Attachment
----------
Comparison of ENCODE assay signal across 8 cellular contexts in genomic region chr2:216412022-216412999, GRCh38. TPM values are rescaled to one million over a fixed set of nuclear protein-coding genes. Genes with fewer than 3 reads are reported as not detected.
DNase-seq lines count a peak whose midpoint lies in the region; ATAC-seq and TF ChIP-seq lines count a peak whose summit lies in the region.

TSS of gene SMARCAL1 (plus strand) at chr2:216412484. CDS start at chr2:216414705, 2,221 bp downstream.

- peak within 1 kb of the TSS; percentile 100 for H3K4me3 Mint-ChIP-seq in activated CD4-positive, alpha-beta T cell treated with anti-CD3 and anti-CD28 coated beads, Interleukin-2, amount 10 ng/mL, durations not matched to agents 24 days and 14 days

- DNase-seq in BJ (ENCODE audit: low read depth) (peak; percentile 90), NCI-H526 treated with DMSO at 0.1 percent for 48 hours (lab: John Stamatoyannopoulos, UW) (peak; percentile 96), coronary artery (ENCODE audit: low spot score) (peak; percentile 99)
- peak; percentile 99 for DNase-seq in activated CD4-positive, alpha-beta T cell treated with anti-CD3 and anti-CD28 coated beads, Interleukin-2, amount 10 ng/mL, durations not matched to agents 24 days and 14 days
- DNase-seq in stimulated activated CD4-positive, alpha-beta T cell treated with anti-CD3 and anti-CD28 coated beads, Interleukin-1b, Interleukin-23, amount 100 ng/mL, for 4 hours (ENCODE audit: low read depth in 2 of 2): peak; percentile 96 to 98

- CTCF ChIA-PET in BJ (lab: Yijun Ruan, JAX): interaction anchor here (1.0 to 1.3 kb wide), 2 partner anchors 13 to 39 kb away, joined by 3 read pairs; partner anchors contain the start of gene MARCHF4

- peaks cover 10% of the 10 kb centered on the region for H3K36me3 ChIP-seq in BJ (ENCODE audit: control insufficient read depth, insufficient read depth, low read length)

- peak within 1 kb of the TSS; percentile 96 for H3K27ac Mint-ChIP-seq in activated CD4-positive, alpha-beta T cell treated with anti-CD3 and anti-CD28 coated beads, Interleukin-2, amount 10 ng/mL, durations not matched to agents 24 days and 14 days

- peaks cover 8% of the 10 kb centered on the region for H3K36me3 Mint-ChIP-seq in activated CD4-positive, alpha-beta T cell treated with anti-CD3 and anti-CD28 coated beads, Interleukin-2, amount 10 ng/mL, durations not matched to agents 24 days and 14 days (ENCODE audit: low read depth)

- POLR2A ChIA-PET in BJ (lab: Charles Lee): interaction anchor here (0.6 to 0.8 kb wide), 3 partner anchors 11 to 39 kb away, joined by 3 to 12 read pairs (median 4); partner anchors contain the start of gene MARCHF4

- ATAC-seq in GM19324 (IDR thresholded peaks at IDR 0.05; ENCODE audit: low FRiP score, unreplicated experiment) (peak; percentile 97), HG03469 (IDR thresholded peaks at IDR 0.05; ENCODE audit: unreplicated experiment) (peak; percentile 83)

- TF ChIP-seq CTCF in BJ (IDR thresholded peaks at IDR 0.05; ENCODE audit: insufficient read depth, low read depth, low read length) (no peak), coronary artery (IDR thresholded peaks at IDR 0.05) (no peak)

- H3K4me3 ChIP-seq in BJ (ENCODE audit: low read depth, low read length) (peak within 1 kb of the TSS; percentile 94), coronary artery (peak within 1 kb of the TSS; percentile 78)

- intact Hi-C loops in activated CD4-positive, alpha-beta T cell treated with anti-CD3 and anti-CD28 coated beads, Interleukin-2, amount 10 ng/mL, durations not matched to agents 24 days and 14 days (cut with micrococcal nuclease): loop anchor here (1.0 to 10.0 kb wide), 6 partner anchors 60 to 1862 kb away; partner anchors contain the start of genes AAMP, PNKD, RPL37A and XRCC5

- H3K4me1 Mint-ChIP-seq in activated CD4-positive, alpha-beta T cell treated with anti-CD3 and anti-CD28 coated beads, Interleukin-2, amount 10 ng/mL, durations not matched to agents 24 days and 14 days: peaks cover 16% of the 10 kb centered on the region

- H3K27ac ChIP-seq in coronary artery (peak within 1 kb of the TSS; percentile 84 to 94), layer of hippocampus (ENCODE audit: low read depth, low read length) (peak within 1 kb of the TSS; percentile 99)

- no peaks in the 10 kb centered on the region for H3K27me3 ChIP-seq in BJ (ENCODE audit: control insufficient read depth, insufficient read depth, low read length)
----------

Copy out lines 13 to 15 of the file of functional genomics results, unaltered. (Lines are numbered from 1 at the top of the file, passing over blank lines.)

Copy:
- ATAC-seq in GM19324 (IDR thresholded peaks at IDR 0.05; ENCODE audit: low FRiP score, unreplicated experiment) (peak; percentile 97), HG03469 (IDR thresholded peaks at IDR 0.05; ENCODE audit: unreplicated experiment) (peak; percentile 83)

- TF ChIP-seq CTCF in BJ (IDR thresholded peaks at IDR 0.05; ENCODE audit: insufficient read depth, low read depth, low read length) (no peak), coronary artery (IDR thresholded peaks at IDR 0.05) (no peak)

- H3K4me3 ChIP-seq in BJ (ENCODE audit: low read depth, low read length) (peak within 1 kb of the TSS; percentile 94), coronary artery (peak within 1 kb of the TSS; percentile 78)